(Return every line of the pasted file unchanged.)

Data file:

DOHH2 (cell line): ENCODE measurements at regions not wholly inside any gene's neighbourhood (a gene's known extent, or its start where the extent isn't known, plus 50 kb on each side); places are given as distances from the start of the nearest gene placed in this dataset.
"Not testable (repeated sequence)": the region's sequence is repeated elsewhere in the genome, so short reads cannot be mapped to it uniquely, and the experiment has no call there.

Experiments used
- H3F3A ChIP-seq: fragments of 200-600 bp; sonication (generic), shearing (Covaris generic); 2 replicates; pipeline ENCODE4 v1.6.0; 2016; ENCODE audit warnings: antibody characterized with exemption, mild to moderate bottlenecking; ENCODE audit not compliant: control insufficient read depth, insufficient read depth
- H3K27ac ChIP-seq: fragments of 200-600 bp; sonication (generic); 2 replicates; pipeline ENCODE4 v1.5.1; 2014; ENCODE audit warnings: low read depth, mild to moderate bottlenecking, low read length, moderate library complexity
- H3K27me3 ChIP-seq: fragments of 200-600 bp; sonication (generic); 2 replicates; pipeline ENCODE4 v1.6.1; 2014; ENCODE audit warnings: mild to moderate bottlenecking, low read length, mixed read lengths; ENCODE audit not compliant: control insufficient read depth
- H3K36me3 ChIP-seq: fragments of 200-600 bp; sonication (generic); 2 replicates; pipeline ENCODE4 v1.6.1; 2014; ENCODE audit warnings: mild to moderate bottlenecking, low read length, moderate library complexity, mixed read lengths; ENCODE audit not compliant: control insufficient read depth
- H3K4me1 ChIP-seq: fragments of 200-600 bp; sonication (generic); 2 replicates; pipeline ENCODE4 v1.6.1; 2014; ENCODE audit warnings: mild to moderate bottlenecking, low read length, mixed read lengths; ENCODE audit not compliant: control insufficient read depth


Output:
DOHH2 (cell line): ENCODE measurements at regions not wholly inside any gene's neighbourhood (a gene's known extent, or its start where the extent isn't known, plus 50 kb on each side); places are given as distances from the start of the nearest gene placed in this dataset.
"Not testable (repeated sequence)": the region's sequence is repeated elsewhere in the genome, so short reads cannot be mapped to it uniquely, and the experiment has no call there.

Experiments used
- H3F3A ChIP-seq: fragments of 200-600 bp; sonication (generic), shearing (Covaris generic); 2 replicates; pipeline ENCODE4 v1.6.0; 2016; ENCODE audit warnings: antibody characterized with exemption, mild to moderate bottlenecking; ENCODE audit not compliant: control insufficient read depth, insufficient read depth
- H3K27ac ChIP-seq: fragments of 200-600 bp; sonication (generic); 2 replicates; pipeline ENCODE4 v1.5.1; 2014; ENCODE audit warnings: low read depth, mild to moderate bottlenecking, low read length, moderate library complexity
- H3K27me3 ChIP-seq: fragments of 200-600 bp; sonication (generic); 2 replicates; pipeline ENCODE4 v1.6.1; 2014; ENCODE audit warnings: mild to moderate bottlenecking, low read length, mixed read lengths; ENCODE audit not compliant: control insufficient read depth
- H3K36me3 ChIP-seq: fragments of 200-600 bp; sonication (generic); 2 replicates; pipeline ENCODE4 v1.6.1; 2014; ENCODE audit warnings: mild to moderate bottlenecking, low read length, moderate library complexity, mixed read lengths; ENCODE audit not compliant: control insufficient read depth
- H3K4me1 ChIP-seq: fragments of 200-600 bp; sonication (generic); 2 replicates; pipeline ENCODE4 v1.6.1; 2014; ENCODE audit warnings: mild to moderate bottlenecking, low read length, mixed read lengths; ENCODE audit not compliant: control insufficient read depth